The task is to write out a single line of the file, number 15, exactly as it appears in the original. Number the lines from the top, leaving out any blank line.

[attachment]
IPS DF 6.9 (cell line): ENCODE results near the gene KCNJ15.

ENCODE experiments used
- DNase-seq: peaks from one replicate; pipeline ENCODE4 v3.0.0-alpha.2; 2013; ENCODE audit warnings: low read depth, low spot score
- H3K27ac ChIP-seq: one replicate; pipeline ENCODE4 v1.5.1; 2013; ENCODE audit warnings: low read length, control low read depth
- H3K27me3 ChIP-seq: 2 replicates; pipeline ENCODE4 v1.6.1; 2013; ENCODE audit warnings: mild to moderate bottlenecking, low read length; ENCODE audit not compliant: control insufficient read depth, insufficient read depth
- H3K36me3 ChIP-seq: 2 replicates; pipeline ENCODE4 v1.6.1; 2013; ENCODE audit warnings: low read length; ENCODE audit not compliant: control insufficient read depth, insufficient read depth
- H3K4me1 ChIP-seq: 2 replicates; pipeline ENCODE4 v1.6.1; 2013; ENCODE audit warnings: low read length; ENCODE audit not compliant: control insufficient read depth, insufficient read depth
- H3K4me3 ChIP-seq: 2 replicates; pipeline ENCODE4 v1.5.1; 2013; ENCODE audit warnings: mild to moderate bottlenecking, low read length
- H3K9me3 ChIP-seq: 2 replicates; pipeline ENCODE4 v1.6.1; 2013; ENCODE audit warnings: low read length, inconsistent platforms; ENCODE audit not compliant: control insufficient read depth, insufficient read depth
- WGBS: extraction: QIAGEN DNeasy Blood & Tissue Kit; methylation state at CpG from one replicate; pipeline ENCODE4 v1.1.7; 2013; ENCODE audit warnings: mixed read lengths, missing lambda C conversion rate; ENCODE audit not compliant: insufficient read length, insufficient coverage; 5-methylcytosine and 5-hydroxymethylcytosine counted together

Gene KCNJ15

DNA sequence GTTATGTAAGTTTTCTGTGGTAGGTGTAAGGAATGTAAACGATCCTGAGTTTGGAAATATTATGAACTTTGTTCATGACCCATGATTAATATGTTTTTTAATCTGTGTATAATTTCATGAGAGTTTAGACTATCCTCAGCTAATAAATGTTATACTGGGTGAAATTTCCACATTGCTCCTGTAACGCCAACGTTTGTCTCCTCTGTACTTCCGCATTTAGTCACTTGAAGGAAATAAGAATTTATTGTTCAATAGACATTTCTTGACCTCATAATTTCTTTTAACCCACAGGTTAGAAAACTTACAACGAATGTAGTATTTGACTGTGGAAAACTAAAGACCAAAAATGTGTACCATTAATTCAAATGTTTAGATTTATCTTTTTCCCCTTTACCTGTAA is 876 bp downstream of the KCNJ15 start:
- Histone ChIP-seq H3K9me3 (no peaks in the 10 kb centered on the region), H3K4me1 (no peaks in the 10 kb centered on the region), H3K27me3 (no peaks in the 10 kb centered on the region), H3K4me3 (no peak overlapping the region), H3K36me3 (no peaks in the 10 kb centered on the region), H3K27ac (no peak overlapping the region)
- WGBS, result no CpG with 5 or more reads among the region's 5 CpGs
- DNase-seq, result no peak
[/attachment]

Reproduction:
- DNase-seq, result no peak